Archive for September, 2008

Take out your health potential!

Monday, September 29th, 2008

Firms are now offering new services:

Expose what’s happening inside your body:  establish a set of diagnostics for your personal hormonal, metabolic and physical baseline. Then your personal team—physician, nutritionist and exercise physiologist— will create an individualized synergistic program and follow you through.
 As an example: Cenegenics.

The knowledge for such services are there and becoming deeper fast – let us do it!

Urban laboratories (Danish discussion)

Monday, September 29th, 2008

The city of the future: thinking about the urban condition and exploring creative collaborations which can change cities and open up for new urban formats and experiences and challenge our perception of the city.

The city must live: there must be things going on, wall-to-wall planning makes a dead city, people must be present

Masterplan – counterplan

Reserve places for the future city

Postindustrial zones

Urban experiences

The hybrid city

Sustainable urban spaces with room for change

There must be hidden places to find

Atmosphere – the urban interface is the place where stuff is  happening

The interface of the city and artistic creativity. – the city as stage and the stage as city

 Urban beach and huge open hall

 The city as a place of sensorial experience, memory, dreams and desire as well as a look into the city as a place where cultural regeneration, cultural profiling and city marketing are topical issues.

 Creative urban processes, temporary spaces, mobile places and structures, new media and new technology.


Changing the earth by large-scale engineering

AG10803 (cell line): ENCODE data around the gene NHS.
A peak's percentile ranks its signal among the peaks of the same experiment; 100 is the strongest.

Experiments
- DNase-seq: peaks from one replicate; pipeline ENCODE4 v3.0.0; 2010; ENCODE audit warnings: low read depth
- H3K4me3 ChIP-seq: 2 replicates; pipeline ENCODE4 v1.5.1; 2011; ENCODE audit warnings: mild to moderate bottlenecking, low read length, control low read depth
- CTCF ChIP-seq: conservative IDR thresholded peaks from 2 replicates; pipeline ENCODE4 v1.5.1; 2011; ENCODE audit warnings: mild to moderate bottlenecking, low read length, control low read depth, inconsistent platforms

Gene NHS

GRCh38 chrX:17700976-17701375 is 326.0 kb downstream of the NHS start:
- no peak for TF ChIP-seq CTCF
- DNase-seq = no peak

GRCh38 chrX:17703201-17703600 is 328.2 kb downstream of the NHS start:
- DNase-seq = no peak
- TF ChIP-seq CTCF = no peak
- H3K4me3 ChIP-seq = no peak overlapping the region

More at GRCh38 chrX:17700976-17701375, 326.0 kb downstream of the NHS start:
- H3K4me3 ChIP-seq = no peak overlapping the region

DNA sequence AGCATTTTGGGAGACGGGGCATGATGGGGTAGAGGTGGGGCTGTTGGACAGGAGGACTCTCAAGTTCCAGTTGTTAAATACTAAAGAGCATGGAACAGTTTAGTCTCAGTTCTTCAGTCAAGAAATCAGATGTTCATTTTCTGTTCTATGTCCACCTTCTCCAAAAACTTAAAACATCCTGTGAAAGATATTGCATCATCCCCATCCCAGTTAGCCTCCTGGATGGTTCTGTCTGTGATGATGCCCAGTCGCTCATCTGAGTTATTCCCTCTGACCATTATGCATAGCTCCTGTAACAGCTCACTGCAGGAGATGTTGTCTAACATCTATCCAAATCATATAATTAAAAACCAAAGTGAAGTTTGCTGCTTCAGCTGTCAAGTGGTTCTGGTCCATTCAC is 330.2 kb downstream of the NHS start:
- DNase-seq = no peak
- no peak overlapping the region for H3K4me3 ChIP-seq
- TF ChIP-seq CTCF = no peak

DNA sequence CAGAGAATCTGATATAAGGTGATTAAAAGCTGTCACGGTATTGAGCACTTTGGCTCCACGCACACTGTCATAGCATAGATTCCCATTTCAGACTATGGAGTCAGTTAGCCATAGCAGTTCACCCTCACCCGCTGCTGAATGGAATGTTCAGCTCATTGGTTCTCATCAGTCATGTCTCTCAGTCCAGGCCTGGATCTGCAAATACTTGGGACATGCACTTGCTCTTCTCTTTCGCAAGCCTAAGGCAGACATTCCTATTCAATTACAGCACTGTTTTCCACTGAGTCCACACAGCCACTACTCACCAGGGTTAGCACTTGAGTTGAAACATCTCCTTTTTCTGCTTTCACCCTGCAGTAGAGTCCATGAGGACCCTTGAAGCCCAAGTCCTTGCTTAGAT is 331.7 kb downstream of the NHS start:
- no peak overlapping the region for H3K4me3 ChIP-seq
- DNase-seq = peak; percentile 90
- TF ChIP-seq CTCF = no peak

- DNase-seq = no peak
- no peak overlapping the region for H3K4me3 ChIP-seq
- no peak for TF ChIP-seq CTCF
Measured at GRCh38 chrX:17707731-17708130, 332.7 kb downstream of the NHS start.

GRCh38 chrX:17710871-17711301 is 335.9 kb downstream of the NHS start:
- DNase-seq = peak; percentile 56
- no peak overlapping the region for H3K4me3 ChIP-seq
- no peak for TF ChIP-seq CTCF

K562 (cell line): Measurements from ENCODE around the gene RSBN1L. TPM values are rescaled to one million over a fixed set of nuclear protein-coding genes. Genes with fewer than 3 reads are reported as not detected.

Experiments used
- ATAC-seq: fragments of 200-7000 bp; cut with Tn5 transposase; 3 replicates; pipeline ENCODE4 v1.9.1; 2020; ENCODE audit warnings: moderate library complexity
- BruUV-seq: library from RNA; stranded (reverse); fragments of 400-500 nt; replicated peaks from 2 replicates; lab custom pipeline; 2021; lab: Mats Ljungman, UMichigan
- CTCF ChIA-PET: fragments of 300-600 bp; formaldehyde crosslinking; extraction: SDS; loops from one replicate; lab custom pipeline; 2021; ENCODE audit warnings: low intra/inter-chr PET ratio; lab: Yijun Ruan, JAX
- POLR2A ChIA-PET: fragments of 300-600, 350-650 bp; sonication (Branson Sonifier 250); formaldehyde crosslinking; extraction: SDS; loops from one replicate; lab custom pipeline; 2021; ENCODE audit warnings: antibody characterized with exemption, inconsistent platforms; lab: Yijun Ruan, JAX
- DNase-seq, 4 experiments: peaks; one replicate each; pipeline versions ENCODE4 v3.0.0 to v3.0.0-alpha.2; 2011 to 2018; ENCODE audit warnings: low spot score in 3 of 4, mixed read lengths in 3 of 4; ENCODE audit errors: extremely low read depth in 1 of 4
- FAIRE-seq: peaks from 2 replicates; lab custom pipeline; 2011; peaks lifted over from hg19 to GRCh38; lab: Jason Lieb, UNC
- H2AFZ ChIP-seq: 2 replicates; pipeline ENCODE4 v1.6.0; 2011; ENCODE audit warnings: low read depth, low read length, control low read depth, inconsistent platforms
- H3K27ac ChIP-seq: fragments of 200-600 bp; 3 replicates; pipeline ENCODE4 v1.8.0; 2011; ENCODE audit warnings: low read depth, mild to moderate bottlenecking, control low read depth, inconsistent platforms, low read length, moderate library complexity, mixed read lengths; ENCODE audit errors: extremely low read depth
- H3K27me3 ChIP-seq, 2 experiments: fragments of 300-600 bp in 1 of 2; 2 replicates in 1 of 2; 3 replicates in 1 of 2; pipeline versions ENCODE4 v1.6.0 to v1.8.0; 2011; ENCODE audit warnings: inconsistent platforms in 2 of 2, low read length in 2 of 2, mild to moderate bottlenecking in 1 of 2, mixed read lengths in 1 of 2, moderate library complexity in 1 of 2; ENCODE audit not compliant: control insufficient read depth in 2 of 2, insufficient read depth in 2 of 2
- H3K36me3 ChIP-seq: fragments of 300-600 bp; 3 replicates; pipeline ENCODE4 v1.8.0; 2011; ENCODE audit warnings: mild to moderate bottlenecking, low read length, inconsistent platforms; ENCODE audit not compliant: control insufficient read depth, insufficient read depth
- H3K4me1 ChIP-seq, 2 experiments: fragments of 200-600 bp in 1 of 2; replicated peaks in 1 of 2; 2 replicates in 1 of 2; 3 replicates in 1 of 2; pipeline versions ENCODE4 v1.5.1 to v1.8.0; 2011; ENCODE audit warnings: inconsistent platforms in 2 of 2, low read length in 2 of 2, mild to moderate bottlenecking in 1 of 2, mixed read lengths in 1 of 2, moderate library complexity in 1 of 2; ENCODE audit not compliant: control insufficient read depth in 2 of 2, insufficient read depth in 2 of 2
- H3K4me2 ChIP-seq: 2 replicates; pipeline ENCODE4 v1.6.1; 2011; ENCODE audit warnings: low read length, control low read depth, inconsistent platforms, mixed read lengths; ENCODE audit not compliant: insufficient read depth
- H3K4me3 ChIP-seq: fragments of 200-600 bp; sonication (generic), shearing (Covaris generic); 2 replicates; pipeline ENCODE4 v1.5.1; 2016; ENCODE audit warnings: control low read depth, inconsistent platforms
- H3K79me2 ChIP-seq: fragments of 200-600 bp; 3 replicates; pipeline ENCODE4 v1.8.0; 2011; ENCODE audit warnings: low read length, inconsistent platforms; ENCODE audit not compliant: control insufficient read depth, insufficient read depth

Wednesday, September 24th, 2008

We need to make the earth less prone to global warming if we want to stay here!

Large-scale changes are considered, for the time being as ideas, but later possibly in more practical terms.

There are two main themes: take away excess carbon dioxide from the atmosphere and reduce the sunlight reaching the ground.

This can be done in several ways.

Increasing the photosynthetic processes so that more plants are created and less rotting is taking place is one. We can sprinkle the seas with iron or fertilizer to grow more plankton and algae. Some scientists want to do experiments to measure what happens.

Plant genetically modified trees that grow faster.

React carbon dioxide with hydrogen to make fuel.

Eject carbon dioxide from the Earth´s poles using the earth´s magnetic field.

Reflect  sunlight back into space by adding sulphate particles a.o. to the atmosphere, tinker with cloud cover.

A large number of possible ways of changing the earth has been suggested, but there are a number of uncertainties associated with all. Careful small-scale regulated experiments could move us forward?



Soft path energy change: be more efficient!

Wednesday, September 24th, 2008

More energy efficiency is needed – it is a fast resource! “Elegant frugality is better than wearing a hair shirt” (Amory Lovins)

We can work towards energy efficiency in many areas: fuel economy in transport, better roads (straigther, fewer jams), “green” houses, efficient use of water for farming, reduced meat production, fly less and have video meetings, build more efficient machinery like turbines,  etc.